Research into Philippine literature has a long story. It takes root from pre-colonial period whereas folk narratives and legends were transmitted orally, then from the Spanish period, then up to when Americans came. Filipinos have always strived to use literature as a protest against oppression, but most importantly, to claim freedom. Both colonizers have strongly impacted the whole country especially Americans, who left a compelling influence in areas such as in politics, education, primarily the instruction of English language.
The use of English is a classic problem in literature because English is more likely used rather than Filipino, also known as Tagalog. In the Philippines, approximately 170 languages can be found with several variations on dialect, topping into 4 or 5 which are considered to be the “major” ones. In this respect, Groyon (2009) argues that English has become an unofficial national language in the country. which is still used as the primary medium for teaching in schools.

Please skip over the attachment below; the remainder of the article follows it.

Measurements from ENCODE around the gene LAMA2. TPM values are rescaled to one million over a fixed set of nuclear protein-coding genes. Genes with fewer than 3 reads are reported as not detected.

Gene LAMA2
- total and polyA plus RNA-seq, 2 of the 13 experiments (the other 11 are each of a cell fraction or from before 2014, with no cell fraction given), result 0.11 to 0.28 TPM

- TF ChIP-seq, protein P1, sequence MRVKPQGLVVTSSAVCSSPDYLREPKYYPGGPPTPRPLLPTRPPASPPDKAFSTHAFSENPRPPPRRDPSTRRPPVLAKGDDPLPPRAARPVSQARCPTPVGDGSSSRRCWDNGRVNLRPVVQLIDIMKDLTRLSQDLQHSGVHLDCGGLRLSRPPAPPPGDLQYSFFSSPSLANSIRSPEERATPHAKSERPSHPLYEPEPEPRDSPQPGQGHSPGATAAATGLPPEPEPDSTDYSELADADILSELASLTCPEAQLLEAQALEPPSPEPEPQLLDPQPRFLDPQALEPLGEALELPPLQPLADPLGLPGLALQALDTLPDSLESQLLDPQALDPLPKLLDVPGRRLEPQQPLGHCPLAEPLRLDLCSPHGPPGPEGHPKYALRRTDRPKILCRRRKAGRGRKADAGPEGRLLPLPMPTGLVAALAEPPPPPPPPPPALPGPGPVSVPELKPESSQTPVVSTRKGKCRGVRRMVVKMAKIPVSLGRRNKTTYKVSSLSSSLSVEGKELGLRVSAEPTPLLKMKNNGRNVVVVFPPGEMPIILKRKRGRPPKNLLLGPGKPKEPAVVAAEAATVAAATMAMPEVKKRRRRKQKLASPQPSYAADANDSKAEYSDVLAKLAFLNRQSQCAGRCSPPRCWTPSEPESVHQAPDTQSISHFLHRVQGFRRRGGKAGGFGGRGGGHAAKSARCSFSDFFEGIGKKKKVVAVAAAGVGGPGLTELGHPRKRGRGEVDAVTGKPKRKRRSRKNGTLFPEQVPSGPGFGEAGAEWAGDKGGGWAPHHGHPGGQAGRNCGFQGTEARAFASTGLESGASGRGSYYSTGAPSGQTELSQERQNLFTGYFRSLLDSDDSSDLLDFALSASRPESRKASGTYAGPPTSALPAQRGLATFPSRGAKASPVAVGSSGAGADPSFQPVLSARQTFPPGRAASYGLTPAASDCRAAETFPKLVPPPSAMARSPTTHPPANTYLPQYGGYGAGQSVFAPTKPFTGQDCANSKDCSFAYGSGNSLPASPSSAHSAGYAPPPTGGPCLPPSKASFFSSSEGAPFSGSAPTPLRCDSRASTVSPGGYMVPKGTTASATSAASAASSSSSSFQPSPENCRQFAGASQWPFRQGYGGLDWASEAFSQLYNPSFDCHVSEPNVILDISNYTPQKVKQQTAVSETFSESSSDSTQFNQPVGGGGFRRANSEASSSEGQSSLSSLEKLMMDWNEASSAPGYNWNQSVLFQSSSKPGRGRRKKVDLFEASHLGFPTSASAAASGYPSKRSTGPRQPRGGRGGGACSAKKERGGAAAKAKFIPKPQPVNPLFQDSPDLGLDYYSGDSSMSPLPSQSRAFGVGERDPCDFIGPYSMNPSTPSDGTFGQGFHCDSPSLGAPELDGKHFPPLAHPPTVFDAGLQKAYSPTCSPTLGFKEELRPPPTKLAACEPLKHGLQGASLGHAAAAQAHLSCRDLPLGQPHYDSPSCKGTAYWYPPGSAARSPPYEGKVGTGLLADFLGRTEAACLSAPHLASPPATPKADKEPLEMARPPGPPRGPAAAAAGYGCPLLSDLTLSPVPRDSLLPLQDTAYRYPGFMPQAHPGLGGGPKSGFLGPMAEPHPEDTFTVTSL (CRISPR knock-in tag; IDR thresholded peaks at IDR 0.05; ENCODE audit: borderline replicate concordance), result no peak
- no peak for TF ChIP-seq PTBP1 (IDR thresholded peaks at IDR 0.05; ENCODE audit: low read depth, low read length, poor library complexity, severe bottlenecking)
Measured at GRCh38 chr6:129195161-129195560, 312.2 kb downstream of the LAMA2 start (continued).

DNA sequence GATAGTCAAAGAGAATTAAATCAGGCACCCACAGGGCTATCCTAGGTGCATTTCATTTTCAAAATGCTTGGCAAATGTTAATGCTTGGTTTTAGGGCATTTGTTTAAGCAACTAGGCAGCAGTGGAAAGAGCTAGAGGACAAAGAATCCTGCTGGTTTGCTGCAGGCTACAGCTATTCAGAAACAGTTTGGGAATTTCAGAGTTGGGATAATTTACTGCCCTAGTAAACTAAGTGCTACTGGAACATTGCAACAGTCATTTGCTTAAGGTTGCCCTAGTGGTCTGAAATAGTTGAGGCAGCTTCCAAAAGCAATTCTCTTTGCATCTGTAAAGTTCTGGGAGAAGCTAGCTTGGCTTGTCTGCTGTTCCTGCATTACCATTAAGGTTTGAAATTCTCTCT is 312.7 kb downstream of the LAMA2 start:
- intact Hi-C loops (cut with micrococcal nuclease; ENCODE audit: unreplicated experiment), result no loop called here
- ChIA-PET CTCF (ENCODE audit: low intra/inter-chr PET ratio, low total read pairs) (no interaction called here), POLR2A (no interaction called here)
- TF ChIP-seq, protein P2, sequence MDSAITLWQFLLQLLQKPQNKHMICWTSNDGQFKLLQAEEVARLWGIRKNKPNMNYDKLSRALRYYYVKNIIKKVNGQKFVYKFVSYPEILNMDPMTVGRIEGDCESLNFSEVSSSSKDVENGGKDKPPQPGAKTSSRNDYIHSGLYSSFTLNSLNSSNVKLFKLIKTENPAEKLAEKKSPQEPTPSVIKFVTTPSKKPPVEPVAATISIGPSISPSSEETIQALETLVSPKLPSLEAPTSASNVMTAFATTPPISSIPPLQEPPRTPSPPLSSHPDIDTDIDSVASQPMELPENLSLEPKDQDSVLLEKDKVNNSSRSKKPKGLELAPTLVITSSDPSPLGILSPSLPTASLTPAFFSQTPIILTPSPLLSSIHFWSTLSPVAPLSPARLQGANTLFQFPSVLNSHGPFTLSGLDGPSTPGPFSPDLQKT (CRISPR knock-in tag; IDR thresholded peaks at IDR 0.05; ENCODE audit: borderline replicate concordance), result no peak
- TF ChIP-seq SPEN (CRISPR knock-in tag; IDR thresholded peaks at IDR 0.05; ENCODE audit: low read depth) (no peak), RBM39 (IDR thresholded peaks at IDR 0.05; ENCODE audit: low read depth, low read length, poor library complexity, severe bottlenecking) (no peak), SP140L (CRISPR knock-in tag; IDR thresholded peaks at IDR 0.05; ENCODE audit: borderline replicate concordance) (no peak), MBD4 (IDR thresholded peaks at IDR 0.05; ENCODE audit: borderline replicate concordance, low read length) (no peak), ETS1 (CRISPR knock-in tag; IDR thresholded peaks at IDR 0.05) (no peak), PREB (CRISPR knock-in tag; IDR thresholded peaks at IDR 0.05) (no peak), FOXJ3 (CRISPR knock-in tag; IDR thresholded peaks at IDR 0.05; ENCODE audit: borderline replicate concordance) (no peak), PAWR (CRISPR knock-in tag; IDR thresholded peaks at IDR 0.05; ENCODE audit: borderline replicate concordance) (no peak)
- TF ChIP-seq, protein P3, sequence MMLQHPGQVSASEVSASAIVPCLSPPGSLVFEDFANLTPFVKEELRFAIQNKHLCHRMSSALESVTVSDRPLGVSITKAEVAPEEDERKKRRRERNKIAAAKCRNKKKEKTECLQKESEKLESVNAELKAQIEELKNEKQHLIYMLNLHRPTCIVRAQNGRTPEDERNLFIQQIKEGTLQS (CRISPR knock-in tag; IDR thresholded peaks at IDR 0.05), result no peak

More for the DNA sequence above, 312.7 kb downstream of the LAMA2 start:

Filipino writers ”welcomed it as an instrument of cultural advancement” (Manlapaz: 2000, 189). English, for some Filipinos, was—and still—considered as a superior language, meaning that if you do not have the slightest idea of speaking or understanding it, then you are to be considered ‘inferior’. Most writers started to write in English, but many others refrained themselves. After the World War II, Filipinos were determined to search for their “lost soul”. Referring to Roces, (1994 p. 280), the cause for this loss is said to be due ‘to historical circumstances of the long colonial rule, which turned over negative effects on Filipino identity formation.
The use of English is used either in a communicative and literary tool which raises a wide range